On a weekend where Renault’s strengths in low-speed corners, allied to McLaren’s weakness in that area, helped it bounce back to the top of the midfield battle, the Australian has no doubts about the relative qualities of the two cars.
And he reckons that if the best elements of their designs could come together, then it would go some way to helping close the gap to the top three teams.
“I think actually if we can take some of their high-speed [advantage], and they take some of our low-speed, then I think you are looking at a pretty decent race car,” said Ricciardo when asked about the differences between the two Renault-powered teams.
“We are decent in the slower stuff. It is exciting looking at Budapest, but we have to try to figure out the high-speed stuff.
“I just looked at some overlays and we are not that quick in Maggotts and Becketts, which may be bits in the [level of] downforce we are running. But typically we are not that strong in those corners.”
Ricciardo even joked that he would be happy to arrange a meeting between his Renault bosses and McLaren to try to move things on.
“I am on it!” he smiled. “I am happy to jump on the phone to them, and to get Cyril [Abiteboul] and Zak [Brown] to have a call and we can trade off a little bit of low speed knowledge for their high speed knowledge. If we both as teams want to get to the front – let’s do it. I will set up a meeting.”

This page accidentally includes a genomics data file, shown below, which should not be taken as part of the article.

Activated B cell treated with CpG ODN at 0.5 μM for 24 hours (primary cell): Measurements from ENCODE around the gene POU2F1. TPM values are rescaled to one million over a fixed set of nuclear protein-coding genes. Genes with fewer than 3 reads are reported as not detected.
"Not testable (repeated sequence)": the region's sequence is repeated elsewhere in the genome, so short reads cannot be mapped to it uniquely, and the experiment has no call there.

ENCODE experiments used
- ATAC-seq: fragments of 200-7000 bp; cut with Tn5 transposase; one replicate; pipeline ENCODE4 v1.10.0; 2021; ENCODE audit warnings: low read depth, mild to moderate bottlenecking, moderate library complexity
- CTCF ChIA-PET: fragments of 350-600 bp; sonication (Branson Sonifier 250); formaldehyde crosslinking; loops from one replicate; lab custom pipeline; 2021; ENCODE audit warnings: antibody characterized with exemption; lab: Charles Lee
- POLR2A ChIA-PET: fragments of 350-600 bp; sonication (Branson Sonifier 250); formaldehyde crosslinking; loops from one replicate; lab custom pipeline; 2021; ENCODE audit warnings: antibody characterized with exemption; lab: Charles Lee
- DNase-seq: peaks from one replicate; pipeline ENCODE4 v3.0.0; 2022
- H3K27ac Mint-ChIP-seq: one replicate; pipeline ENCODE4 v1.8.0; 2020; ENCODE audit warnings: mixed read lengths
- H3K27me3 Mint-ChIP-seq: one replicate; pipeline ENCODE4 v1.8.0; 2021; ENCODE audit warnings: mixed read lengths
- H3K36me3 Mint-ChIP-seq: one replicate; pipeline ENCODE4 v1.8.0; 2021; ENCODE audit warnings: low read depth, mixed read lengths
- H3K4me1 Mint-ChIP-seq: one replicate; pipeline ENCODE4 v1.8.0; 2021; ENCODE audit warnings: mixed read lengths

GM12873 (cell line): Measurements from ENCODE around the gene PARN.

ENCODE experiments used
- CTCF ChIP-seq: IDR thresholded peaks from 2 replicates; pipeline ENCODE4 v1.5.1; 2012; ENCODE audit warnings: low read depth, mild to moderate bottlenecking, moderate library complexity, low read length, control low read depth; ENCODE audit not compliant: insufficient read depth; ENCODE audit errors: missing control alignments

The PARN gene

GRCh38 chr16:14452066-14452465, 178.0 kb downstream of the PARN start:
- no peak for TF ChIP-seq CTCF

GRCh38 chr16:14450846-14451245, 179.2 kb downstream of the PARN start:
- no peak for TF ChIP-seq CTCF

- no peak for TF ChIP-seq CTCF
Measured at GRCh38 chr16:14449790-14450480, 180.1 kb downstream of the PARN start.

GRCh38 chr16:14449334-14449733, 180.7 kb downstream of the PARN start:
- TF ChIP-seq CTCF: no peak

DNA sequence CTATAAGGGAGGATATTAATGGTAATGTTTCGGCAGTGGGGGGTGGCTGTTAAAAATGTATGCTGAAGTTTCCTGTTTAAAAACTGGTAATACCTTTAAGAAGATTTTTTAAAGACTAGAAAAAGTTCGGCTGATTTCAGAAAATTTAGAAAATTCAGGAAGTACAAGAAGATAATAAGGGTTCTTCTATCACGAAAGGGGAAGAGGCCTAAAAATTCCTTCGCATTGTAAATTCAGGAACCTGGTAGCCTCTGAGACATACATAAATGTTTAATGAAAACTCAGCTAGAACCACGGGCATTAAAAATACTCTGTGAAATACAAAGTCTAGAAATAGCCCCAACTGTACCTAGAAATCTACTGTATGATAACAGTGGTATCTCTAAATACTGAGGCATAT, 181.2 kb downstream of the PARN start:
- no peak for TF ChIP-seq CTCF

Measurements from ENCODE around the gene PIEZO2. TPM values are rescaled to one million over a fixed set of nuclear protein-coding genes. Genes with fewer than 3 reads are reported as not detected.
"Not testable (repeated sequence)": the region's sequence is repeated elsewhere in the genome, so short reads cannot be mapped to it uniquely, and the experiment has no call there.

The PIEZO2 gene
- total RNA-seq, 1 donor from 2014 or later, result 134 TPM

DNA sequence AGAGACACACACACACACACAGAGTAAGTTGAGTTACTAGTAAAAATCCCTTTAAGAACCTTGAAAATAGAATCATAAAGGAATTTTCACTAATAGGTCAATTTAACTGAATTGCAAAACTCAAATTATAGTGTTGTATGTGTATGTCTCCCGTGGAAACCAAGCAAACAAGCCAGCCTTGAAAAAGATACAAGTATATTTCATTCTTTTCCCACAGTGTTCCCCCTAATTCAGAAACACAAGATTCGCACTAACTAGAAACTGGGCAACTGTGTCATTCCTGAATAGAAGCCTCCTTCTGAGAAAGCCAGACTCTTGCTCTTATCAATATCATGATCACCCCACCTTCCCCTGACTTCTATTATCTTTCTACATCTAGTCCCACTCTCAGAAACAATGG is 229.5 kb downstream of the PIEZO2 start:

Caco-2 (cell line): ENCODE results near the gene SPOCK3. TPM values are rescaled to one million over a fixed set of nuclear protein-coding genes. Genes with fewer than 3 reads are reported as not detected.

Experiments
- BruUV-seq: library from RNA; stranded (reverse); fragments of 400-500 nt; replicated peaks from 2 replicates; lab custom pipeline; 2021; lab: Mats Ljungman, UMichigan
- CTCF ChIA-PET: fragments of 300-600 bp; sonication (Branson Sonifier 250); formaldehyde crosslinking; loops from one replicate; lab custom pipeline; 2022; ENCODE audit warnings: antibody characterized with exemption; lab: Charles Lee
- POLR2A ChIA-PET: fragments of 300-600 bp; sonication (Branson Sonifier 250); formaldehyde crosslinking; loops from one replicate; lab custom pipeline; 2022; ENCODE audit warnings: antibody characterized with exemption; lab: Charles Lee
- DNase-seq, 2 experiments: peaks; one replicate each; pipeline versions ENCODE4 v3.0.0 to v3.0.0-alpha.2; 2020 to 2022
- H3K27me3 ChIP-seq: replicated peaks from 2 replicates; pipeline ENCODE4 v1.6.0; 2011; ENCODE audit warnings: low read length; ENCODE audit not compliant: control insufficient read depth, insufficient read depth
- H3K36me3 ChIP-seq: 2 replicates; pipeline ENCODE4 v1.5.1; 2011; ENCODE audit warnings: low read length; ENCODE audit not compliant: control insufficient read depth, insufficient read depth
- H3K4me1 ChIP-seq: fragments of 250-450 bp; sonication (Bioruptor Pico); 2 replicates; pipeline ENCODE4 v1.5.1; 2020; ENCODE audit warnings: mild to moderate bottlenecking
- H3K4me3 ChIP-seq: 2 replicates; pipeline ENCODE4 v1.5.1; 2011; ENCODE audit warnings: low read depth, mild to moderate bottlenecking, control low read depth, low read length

McLaren has known since the first race of the season that it is lacking in slow-speed corners, but it has yet to get on top of sorting the matter.
Lando Norris said: “We knew before this weekend where we were strong, where we were weak, and we weren’t overly confident coming into the weekend that we’d be amazing or anything like that – especially in qualifying.
“Sector one was our worst sector, and those corners are both very slow speed. We already knew, we’d confirmed it previously what’s good and what’s bad. This weekend was the same again. It’s just confirming and we still need to push in that area.”
McLaren team boss Andreas Seidl said, however, that he was not too alarmed about the matter.
“I wouldn’t say it is something I am concerned about,” he said. “It is a topic that we have to address in addition to many other topics we are having with the car or inside the team.
“The important thing is we keep learning about the current car. It is important to get the clear feedback from both drivers, which is there.
“We try to address the issues, and we keep bringing updates for the next races to address the weaknesses we have with the car. This is the battle we are in. It is nothing that worries me. It is the nature of the game we are in.”
Lando Norris, McLaren MCL34, leads Carlos Sainz Jr., McLaren MCL34
Photo by: Mark Sutton / Sutton Images